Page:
The New Clarion

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Not a Bad Day

March 8th, 2009 by Mike N · 5 Comments · Politics

At The Little Things, Amy Mossoff has an admirable habit of posting three good things that happen to her every day. I have decided that I will do that also but only occasionally since I’m a part time blogger. So on this dreary, rainy, overcast Sunday I have three good things to report. First, the wife and I had breakfast with our second son, his wife and our 3 1/2 yr old grand daughter. Very enjoyable.

Second, I was able to read the liberal-leftist editorial page of the Detroit Free Press without giving in to the urge to kick or hit something. I’m proud of myself. The more I realize that the battle has to be fought at the level of fundamental ideas, the more I am beginning to see that getting all emotional over all the god-awful ideas on these printed pages is a waste of time. Better to keep pumping out good ideas or at least attacking some bad ones just to let readers know they are bad.

The third good thing was when I turned to the letters page and discovered my LTE was the lead one of 8 LTEs under the headline “Big government is a bad solution.”

“Editorial page editor Stephen Henderson’s column last Sunday (“Huge numbers come with big change”) was wrong in saying that “no one is arguing credibly against government action to shore up financial markets, spur job creation or thaw credit markets.”

A majority of Americans flooded their congressional representatives urging against the bailout bill and stimulus packages. They are being ignored by Congress and the president.

And the idea that Obama will abandon an effort if it doesn’t work is utter nonsense. Doesn’t work? According to what standard? Obama is a pragmatist. He doesn’t believe in standards. He’s shooting from the hip now and will do so in the next crisis.”

Michael Neibel

While there were other things wrong with that editorial by Mr Henderson, my purpose was to counter two false notions: that there was no credible opposition to the massive spending; that the citizens are being ignored, and that Obama’s pragmatism would guarantee that any failed efforts would be abandoned. I don’t think so. What would it mean for a pragmatist to abandon something that doesn’t work?

Suppose a dear friend is seriously ill in a hospital. You go to see him and ask the nurse what is his diagnosis? “Diagnosis?” she exclaims. “Silly man. We don’t deal in such abstract theories. We have to pay attention to the real world, the here and now.” “So how do you plan to make him better?” you ask. She replies “The doctor has given him a shot of medicine A. If that doesn’t work I’m sure he’ll go to others.” But what about his medical history?” you inquire. “Sir” she says painfully, “everyone knows that what was true yesterday won’t be true today and to rely on that would be simply irresponsible.” “But” you cry, “What if he dies”? “Well” she admits, “that would be unfortunate but at least we tried. We took action! We did something!” You start to consider funeral arrangements.

Happily our hospitals haven’t deteriorated to this yet. But our universities, media and body politic has. Obama is just the latest administrator who has surrounded himself (cabinet) with just such doctors and nurses which he drew from the political hospital (congress).

I’ve decided that some future LTEs will try to focus on how pragmatism doesn’t work. So, with that and despite the rain, it wasn’t a bad day after all.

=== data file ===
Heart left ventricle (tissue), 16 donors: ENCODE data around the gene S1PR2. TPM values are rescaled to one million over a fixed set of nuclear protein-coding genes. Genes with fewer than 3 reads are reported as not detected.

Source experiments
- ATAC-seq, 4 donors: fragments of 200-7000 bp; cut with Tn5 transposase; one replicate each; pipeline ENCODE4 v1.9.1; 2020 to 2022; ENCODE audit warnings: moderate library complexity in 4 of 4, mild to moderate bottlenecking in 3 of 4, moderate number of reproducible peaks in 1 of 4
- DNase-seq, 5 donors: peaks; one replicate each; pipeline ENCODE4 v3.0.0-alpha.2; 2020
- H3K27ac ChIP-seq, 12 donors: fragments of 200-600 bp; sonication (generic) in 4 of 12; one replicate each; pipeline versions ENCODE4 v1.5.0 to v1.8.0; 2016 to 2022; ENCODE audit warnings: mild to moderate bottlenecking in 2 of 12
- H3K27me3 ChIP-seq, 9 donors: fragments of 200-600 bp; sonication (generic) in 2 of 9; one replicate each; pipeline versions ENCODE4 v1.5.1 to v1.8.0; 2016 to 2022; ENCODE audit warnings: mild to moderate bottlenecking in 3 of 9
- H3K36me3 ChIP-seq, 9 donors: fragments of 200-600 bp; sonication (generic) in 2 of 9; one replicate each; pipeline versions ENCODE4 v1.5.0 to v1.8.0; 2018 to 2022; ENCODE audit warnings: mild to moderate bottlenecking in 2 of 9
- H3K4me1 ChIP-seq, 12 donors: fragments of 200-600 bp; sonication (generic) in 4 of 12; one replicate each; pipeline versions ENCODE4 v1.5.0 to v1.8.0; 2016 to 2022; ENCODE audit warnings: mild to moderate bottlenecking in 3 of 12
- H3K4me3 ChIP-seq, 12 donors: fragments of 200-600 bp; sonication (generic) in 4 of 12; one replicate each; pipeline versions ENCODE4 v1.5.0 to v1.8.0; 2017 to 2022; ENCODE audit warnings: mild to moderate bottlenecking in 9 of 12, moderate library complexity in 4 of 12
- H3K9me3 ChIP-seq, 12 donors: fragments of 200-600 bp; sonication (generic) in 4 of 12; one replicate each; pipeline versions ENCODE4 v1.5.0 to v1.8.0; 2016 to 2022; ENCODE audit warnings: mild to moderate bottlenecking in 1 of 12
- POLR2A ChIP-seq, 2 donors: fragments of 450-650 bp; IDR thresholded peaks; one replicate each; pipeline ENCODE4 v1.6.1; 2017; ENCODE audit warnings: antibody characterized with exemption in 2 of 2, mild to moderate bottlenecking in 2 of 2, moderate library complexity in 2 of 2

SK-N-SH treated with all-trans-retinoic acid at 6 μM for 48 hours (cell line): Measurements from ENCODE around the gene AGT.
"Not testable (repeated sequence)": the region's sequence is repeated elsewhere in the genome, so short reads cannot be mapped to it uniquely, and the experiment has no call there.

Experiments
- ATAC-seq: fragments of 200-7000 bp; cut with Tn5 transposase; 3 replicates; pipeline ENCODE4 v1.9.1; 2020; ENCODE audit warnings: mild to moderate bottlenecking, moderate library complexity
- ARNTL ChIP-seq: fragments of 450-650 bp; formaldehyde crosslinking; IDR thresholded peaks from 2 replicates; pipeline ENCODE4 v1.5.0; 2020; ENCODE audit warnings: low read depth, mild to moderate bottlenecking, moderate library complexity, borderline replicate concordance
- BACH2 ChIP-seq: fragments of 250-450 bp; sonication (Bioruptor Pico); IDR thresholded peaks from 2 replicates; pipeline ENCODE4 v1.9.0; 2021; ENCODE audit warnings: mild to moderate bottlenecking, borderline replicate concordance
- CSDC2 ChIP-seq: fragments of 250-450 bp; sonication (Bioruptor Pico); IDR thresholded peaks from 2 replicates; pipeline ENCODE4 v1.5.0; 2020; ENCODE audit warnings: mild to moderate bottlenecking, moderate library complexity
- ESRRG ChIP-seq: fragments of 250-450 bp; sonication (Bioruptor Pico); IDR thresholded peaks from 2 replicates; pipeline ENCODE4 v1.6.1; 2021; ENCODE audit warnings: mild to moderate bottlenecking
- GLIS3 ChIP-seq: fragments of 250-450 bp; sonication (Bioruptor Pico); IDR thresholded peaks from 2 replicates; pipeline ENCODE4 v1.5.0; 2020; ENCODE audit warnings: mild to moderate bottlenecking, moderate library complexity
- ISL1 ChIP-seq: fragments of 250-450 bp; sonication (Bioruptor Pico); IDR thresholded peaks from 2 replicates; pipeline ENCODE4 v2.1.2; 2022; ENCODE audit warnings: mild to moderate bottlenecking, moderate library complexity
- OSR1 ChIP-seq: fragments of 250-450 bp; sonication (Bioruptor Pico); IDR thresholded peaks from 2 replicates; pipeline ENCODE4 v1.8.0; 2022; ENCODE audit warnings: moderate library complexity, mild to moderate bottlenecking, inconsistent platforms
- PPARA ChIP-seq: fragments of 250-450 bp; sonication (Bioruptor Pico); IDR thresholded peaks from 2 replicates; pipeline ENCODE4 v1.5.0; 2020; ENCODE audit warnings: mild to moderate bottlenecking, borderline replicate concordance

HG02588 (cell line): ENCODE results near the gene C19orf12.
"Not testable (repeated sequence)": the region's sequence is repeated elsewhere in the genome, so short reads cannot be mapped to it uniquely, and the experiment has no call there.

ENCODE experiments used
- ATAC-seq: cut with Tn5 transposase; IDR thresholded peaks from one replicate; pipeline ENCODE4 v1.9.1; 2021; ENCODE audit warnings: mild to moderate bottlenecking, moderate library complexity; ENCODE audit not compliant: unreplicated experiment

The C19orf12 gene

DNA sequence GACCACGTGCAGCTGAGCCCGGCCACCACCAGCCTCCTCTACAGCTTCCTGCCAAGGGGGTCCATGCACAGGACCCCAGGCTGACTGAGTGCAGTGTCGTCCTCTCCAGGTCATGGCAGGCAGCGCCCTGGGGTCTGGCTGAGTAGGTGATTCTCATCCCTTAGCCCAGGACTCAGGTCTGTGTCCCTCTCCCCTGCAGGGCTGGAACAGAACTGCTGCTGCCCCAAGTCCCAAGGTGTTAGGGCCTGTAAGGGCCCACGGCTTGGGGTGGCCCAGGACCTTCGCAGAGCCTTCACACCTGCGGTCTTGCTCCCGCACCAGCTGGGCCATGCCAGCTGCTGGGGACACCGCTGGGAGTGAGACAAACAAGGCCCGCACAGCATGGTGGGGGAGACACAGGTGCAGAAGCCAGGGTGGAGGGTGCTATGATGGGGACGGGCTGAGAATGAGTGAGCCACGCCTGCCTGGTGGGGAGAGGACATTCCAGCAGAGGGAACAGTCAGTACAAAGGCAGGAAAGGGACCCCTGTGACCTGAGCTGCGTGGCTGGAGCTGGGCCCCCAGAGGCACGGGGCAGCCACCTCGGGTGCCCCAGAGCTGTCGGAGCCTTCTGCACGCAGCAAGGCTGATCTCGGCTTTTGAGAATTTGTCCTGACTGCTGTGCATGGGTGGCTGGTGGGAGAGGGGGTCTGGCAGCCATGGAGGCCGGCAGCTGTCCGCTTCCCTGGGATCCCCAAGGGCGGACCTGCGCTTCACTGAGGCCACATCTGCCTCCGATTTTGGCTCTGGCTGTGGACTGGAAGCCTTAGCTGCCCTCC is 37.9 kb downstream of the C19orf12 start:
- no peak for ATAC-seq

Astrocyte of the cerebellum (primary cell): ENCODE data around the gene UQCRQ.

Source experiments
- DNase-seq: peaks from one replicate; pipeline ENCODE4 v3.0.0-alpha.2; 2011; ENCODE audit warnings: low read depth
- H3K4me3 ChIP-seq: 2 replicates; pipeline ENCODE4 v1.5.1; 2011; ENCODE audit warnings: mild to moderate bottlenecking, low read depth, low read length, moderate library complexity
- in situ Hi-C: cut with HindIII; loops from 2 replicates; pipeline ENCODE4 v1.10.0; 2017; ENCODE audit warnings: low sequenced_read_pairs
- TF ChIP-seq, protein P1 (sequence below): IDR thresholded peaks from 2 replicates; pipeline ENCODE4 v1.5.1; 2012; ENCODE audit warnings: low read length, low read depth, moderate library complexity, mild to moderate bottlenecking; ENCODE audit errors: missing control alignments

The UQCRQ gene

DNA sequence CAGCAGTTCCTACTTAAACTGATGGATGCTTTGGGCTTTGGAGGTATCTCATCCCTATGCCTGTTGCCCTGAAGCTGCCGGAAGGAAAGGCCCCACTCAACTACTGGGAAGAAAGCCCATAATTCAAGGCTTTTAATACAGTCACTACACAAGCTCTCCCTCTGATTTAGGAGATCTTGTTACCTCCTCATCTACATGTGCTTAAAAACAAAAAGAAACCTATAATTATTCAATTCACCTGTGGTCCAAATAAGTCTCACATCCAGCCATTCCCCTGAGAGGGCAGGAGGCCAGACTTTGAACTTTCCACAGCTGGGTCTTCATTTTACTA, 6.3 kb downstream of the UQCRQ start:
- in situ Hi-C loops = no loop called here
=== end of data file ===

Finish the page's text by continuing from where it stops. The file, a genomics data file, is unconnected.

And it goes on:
5 Comments so far ↓

  • EdMcGon

    Pragmatism: A movement consisting of varying but associated theories, originally developed by Charles S. Peirce and William James and distinguished by the doctrine that the meaning of an idea or a proposition lies in its observable practical consequences.

    Obama is more likely an ideologue, not a pragmatist. Clinton was a pragmatist. I HOPE Obama becomes a pragmatist. At least then he’d be willing to admit his mistakes.

  • Mike N

    I agree that Obama is an idealogue. He is just using pragmatism to justify his policies. This is why I don’t think he will abandon his policies when they fail. And I agree too that if he became a pure pragmatist maybe he would admit to mistakes and that would be somewhat good for the rest of us.

    However, I would question “…A movement consisting of varying but associated theories, …”
    since It’s been my experience that pragmatists eschew all theories as a rule. They can claim to use a principle only so long as it brings the desired results. As soon as it doesn’t, the principle is dumped in favor of another or no principle.

  • Andrew Dalton

    I don’t think that these possibilities are mutually exclusive. Pragmatism is an empty philosophy without an answer for *what* is desirable or practical. It leads people to appease the “consensus” and to embrace, unconsciously, the dominant philosophy in the culture. Today that means collectivism.

  • Mike N

    “…and to embrace, unconsciously, the dominant philosophy in the culture. ” I agree with that and I think the key word there is ‘unconsiously’. As long as Obama keeps gettting the smiling faces of congress and the press, he will think he’s doing good, that is, what works.

  • Burgess Laughlin

    In Ch. 3, “Hitler’s War Against Reason,” Leonard Peikoff discusses the simultaneous dogmatism and pragmatism of the Nazis. In a particular movement or in a particular individual mind, these seemingly incompatible approaches to truth can in fact co-exist.

    Dr. Peikoff neatly summarizes the Nazi state as “an omniscience that ceaselessly changes its mind.” (p. 57, hb)

    A six-week study group in Study Groups for Objectivists is now half way through looking at five chapters of Ominous Parallels.